Railway police teams to guard home-bound Bihari workers for Chhath
Given a high possibility of home-bound Bihar migrant workers, travelling ahead of ‘Chhath’, being drugged and robbed, the Government Railway Police (GRP) have deployed special teams at Delhi, Kanpur and Mughalsarai.india Updated: Nov 02, 2016 20:18 IST
Given a high possibility of home-bound Bihar migrant workers, travelling ahead of ‘Chhath’, being drugged and robbed, the Government Railway Police (GRP) have deployed special teams at Delhi, Kanpur and Mughalsarai to guard them against ‘nasha-khurani (drugging) gangs, an official said.
GRP Patna Superintendent Jitender Mishra said: “Special railway police teams have been sent toAnand Vihar Railway Station in Delhi, and Kanpur and Mughalsarai stations to act against nasha-khurani gangs, which have been targeting migrant workers on way home to celebrate Chhath.”
Teams of Government Railway Police in uniform as well as in plainclothes will provide security cover to passengers and look out for gangs, he added.
A senior GRP official of East Central Railway (ECR) told IANS that migrant workers are soft targets for gangs that drug and loot the migrant workers returning home during the festival season. During Bihar’s most popular Chhath festival, lakhs of workers travel back home in Bihar-bound trains from Delhi and other distant places.
Mishra said the railway police teams will alert passengers and advise them what to do and what not to during the journey to protect them and their belongings from such gangs, which are active during the festive season.
“Railway police teams have been cautioning passengers before boarding and giving tips on how toalert police if they suspect anything wrong during their journey,” he said.
According to railway police officials, the gang members first befriend the passengers on long distance trains. They offer tea, coffee, biscuits, khaini (dry tobacco) or other eatables laced with sedatives or intoxicants. When their prey becomes drowsy and unconscious, they steal all the valuables. The gangs also change their modus operandi to target passengers from time to time.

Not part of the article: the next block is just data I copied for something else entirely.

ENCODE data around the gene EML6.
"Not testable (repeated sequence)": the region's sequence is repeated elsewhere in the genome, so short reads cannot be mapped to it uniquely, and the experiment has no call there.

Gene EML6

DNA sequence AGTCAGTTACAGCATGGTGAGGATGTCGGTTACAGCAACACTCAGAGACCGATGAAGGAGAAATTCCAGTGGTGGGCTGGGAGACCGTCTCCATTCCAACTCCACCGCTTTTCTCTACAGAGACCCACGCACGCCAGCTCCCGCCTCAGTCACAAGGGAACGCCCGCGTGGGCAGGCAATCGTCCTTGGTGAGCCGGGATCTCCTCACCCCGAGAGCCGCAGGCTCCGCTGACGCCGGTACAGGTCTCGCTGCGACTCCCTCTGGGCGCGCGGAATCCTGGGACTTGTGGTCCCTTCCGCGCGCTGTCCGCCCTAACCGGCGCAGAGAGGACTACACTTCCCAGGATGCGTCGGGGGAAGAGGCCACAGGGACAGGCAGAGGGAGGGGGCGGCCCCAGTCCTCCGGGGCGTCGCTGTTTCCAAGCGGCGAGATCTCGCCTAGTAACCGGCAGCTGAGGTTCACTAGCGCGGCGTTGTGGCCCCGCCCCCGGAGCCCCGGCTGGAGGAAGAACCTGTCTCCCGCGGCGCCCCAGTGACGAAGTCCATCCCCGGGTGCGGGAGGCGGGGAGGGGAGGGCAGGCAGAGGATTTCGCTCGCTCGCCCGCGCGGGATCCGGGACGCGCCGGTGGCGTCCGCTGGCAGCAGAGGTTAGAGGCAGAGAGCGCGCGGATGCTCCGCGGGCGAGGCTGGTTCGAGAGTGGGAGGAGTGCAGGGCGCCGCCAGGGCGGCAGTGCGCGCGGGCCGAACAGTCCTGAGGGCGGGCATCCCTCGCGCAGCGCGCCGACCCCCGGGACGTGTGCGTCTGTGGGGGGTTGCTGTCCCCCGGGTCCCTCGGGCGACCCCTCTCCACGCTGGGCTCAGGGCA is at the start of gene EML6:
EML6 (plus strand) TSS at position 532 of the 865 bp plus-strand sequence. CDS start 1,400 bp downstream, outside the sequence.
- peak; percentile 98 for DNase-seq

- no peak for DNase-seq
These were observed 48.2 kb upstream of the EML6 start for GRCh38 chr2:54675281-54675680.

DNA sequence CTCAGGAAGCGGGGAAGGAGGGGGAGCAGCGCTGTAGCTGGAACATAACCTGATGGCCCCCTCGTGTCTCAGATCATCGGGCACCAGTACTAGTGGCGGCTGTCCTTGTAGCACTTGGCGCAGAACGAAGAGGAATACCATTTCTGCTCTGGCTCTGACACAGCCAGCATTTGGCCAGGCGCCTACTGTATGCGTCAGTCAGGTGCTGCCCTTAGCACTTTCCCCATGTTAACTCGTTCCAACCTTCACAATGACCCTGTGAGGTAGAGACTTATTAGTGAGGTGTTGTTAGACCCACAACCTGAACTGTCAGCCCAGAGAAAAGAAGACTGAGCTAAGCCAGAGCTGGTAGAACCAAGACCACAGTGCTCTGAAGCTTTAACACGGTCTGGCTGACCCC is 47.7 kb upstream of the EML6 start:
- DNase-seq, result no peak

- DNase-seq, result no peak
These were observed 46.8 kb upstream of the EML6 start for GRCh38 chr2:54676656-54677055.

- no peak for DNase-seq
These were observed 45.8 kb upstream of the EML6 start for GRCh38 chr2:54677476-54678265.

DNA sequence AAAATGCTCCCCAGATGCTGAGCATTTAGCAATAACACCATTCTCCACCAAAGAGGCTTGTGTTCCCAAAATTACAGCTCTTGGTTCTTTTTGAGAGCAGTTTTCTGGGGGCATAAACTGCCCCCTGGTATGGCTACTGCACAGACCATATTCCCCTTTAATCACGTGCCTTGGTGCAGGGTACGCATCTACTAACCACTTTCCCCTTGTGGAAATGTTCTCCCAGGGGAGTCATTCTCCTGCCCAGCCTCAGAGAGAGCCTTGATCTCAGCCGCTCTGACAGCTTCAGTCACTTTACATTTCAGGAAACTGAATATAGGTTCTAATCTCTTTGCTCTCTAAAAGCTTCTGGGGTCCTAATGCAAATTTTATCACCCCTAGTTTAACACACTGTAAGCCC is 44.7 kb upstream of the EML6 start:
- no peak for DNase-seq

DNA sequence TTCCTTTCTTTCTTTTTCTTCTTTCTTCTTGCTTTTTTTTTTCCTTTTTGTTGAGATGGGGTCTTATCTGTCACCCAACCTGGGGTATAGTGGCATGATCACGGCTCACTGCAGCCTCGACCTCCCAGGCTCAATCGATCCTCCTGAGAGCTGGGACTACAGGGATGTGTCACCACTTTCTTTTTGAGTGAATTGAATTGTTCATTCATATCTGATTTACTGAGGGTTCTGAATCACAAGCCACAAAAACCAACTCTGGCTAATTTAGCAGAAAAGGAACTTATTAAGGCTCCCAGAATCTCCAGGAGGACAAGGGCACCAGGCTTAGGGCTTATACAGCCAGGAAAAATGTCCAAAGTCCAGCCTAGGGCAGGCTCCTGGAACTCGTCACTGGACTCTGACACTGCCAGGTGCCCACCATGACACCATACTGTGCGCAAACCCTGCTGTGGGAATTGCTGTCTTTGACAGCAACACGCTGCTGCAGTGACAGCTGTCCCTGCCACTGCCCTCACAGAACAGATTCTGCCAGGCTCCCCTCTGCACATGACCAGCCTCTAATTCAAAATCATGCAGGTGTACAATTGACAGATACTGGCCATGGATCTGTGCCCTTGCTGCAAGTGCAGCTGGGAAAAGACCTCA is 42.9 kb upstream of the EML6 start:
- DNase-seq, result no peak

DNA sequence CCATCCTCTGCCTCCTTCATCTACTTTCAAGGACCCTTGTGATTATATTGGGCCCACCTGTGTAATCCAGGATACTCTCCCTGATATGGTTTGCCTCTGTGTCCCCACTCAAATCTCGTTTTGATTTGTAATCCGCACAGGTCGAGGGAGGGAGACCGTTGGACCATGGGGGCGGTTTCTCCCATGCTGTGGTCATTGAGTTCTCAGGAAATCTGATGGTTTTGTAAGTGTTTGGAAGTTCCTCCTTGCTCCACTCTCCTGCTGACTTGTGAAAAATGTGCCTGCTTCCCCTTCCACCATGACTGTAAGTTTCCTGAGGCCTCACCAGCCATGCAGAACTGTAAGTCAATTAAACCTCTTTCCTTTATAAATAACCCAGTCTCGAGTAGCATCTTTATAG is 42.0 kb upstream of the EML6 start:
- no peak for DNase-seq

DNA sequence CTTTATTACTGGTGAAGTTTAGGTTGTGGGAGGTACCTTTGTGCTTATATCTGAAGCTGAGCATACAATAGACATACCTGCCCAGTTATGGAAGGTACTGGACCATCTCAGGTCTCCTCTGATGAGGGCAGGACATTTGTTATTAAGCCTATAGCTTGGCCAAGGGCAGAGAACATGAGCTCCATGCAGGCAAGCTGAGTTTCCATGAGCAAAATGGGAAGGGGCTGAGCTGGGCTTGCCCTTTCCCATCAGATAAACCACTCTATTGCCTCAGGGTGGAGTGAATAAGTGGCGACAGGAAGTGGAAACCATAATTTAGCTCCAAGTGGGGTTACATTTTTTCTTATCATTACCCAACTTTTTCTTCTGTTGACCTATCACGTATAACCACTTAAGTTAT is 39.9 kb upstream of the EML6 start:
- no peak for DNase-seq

Most of the migrant workers returning home with hard earned money, new clothes and other items are vulnerable to these gangs that work in teams from one railway station to another.
“Gang members travel with migrant workers as one of them, which poses real danger, as they also speak the same language, including Bhojpuri, Maithili and Magahi, and interact with them as natives of same district or same block, if not same village,” another railway police official said.
“This way, they win over the confidence of fellow passengers and mix intoxicants tea, snacks and tobacco and serve them. The moment the passenger becomes unconscious, they rob him,” he added.
Drug menace has become rampant during festivals, particularly on Bihar-bound trains from Delhi, Punjab, Gujarat and Mumbai.
“We have directed railway police teams to monitor each coach of trains, keep close watch at platforms before trains depart and check suspected people to minimise the incidents of drugging on trains,” he said.
According to ECR officials, most of the Bihar-bound trains from Delhi and other places are already witnessing a huge rush of passengers.
This year, Chhath is being celebrated across Bihar and among Biharis from November 4 to 7.